Pullman may join big urban centers such as Seattle by taxing plastic grocery bags in an effort to encourage shoppers to reuse and recycle.
In a movement spearheaded by Washington State University professor and Pullman resident Elizabeth Siler, residents are signing a petition asking the Pullman City Council to require a 20-cent fee on each plastic bag dispensed in retail stores. Siler’s group suggests that the fee take effect Jan. 1.
On Monday, Seattle joined the so-called PlasTax bandwagon. Effective Jan. 1, a 20-cent fee will be charged for paper or plastic disposable bags. Polystyrene food containers will be banned.
City councils in San Francisco, Oakland and Los Angeles have taken similar action.
“It’s not like we’re doing something unusual,” Siler said. “It’s not really that radical an idea.”
Around 100 people have signed the petition Siler will present to the Pullman City Council on Aug. 26, when WSU is back in session. Supporters include city residents and those who live in outlying areas but shop in Pullman, she said.
While not specifying a use for the 20-cent fee – which would be collected by retailers – the petition suggests using it for beautification and cleanup in Pullman.
City Supervisor John Sherman said council members will consider other cities’ approved ordinances when making their decision.
“Typically cities don’t like to be the first one out on the plank,” he said, noting the fear of lawsuits.
He said the council will weigh economic concerns along with environmental impacts.
“Right now, with the high cost of food, we are very concerned about adding additional costs to people,” he said. Sherman said there’s a chance the measure will fail for that reason.
“I think it will be very controversial,” he said.
Trev McCuaig, the director of Dissmore’s IGA in Pullman, opposes the proposal.
“As a retailer, I don’t feel I should charge people for a choice between paper or plastic,” he said.
Siler said she was moved to action after counting 55 plastic bags along a stretch of Highway 195 last year.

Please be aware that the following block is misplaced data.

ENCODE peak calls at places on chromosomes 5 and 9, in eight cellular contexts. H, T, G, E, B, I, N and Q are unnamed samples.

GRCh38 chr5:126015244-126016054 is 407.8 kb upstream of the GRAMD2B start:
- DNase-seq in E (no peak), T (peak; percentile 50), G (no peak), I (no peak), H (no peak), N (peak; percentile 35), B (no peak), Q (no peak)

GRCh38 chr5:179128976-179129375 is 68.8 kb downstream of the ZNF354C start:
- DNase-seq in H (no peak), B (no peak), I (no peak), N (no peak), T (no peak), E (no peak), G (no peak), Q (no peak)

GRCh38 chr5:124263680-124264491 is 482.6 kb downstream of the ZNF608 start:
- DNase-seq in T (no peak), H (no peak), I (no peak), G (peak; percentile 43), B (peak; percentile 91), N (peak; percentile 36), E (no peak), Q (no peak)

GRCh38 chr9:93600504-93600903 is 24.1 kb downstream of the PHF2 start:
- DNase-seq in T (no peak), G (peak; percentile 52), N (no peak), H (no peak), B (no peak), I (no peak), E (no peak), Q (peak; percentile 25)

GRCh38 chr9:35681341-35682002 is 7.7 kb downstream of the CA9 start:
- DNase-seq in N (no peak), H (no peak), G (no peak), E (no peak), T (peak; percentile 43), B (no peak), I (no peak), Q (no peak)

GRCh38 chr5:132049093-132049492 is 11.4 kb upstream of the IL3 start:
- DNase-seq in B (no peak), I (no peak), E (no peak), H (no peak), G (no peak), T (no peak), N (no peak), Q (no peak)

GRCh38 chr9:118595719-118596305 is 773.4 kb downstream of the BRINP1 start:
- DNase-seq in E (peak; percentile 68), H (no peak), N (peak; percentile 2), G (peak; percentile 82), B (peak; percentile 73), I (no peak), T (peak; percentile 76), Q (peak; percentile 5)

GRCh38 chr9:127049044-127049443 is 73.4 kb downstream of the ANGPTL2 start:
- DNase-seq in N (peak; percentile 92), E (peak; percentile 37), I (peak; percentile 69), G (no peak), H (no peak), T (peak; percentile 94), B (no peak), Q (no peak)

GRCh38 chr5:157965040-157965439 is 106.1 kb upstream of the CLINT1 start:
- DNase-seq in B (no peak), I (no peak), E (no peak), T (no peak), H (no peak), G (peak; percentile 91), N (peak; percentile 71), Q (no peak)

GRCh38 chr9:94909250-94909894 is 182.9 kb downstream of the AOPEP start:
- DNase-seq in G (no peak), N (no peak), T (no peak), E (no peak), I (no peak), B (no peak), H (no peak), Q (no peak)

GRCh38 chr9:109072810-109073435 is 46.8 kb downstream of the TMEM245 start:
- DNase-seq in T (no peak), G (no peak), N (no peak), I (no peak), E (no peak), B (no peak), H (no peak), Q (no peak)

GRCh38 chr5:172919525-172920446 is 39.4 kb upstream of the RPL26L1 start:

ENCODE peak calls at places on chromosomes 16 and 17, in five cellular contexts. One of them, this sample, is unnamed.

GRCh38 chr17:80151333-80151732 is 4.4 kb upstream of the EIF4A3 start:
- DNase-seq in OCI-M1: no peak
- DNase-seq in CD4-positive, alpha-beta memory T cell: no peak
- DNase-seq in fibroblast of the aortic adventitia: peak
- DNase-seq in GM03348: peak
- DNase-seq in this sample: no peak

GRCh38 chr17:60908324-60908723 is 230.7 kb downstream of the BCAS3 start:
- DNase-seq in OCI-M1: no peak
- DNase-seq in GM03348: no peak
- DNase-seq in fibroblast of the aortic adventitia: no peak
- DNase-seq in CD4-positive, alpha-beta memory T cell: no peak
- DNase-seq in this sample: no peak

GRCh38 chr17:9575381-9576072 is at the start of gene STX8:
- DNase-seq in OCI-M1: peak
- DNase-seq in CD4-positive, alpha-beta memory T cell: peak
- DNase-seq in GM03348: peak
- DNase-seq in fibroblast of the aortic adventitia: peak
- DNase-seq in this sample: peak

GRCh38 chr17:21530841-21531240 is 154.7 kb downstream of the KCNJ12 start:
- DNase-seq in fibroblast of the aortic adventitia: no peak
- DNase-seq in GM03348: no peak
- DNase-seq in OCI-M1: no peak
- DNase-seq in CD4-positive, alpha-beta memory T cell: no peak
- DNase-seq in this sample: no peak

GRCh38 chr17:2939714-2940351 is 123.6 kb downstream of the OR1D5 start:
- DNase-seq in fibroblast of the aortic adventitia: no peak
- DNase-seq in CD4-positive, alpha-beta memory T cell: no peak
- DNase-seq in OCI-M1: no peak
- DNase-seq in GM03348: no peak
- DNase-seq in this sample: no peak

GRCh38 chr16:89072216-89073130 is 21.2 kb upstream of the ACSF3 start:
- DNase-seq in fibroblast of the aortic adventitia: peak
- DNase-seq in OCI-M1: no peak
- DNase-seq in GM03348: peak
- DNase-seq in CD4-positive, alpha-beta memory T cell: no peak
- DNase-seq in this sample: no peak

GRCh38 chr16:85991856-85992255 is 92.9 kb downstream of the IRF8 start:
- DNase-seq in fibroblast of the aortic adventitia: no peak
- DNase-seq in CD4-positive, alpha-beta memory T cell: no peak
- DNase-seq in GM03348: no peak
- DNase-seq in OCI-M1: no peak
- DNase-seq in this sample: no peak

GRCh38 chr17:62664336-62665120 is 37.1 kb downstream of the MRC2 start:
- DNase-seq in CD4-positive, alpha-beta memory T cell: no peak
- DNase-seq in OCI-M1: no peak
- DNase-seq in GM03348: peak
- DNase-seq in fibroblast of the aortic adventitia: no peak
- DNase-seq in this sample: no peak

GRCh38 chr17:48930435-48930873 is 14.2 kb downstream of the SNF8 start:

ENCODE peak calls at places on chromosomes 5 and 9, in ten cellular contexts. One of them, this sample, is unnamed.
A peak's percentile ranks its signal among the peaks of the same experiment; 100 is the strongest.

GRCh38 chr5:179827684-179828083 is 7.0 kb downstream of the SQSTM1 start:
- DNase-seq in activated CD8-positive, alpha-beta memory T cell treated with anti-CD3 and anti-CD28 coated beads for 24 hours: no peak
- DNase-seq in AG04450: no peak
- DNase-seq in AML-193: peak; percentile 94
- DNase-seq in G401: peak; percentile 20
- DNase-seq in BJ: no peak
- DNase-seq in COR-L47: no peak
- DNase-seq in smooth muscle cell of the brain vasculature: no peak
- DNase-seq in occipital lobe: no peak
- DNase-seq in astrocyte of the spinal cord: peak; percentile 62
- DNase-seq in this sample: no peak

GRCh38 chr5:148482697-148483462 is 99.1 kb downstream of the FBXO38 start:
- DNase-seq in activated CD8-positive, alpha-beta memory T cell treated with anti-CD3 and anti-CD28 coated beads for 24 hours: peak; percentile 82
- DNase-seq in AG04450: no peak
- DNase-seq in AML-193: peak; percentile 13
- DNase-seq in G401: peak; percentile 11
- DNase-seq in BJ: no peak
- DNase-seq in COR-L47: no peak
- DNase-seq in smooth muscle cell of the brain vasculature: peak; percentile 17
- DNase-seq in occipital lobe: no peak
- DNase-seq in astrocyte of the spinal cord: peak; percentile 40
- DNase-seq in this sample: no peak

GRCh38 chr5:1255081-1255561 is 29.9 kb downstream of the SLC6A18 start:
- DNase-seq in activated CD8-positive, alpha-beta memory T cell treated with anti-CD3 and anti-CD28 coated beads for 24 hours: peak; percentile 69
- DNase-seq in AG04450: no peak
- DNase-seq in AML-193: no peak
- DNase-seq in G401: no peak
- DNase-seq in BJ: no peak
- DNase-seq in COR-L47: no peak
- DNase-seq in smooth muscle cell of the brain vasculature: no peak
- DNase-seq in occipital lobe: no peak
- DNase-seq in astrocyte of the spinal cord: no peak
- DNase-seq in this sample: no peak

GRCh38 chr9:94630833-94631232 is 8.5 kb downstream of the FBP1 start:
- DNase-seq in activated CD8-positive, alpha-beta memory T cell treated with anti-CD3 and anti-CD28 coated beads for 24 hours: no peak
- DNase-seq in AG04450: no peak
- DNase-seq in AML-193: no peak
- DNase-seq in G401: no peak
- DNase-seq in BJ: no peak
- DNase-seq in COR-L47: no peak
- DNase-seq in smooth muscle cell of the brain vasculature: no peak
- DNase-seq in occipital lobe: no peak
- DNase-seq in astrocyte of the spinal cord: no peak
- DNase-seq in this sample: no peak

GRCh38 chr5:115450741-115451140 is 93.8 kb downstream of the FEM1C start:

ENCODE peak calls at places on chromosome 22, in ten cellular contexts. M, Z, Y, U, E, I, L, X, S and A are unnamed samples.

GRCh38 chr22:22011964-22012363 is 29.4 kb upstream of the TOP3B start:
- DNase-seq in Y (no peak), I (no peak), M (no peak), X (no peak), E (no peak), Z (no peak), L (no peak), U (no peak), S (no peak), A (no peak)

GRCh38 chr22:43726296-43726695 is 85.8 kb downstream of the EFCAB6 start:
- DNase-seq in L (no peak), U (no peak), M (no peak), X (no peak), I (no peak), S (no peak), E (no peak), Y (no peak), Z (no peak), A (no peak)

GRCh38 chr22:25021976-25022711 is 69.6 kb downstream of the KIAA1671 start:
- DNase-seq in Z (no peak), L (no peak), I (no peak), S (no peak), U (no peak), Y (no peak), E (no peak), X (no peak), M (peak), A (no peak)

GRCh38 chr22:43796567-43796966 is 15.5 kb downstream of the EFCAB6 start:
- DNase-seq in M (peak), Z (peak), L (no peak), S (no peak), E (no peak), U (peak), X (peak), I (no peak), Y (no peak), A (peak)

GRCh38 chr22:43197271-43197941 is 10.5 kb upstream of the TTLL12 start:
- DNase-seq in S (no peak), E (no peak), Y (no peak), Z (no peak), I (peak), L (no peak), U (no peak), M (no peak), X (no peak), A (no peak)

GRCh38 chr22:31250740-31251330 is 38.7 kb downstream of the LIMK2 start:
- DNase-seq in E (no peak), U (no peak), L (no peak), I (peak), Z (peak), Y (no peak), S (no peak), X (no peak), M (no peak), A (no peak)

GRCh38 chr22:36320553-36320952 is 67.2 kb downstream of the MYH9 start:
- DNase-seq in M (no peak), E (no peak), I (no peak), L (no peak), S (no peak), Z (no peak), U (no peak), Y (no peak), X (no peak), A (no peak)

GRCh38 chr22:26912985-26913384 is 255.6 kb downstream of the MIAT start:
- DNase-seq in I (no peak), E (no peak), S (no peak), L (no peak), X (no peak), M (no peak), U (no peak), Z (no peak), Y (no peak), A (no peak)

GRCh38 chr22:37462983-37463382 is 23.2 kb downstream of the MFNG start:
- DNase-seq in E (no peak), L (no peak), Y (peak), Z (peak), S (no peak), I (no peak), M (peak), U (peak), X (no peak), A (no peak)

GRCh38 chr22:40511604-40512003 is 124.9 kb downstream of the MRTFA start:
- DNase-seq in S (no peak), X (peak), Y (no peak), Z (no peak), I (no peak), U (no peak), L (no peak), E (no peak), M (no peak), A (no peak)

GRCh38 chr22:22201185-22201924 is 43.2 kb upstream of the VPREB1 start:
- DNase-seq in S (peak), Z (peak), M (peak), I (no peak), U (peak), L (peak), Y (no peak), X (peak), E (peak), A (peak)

“I saw one blowing the other day and it had a life of its own,” she said. “I thought, ‘You know, this isn’t right. It’s ugly, it looks terrible.’ ”
Siler also worried about the bags’ effects on the environmental.
“A plastic bag we get today at a grocery store in Pullman that accidentally blows out of the car window will be here longer than any of us,” she said. “I am going to biodegrade in 100 years or less. But that bag out my window will be there another 1,000 years, breaking down, choking animals, creating environmental havoc.”
More than 380 billion plastic bags, sacks and wraps are consumed in the United States each year, according to reusablebags.com, which advocates the use of alternatives to plastic. Plastic bags cause more than 100,000 marine animal deaths a year when animals mistake them for food, the Web site says.
Siler said while the plan would require a change in habit – remembering to carry reusable bags to the grocery store – it’s an easy one to pick up.
She has eight reusable cloth bags.
“I’ve been using one on and off for 23 years,” she said. “It’s as old as my daughter.”
Her daughter, a graduate student in Berkeley, Calif., and her middle-school-age son have gone cloth, too. “When we get out of the car my son says, ‘How many bags do we need?’ ”
Dani Klontz, the second assistant at the Pullman Safeway, said she empties the store’s bins for recycled plastic bags frequently, suggesting to her that shoppers are attuned to recycling. Every day, Siler said, she gets more signatures on her petition.
“I’m very hopeful,” she said. “Every time I go to (grocery stores) I see more and more people carrying their own bags.”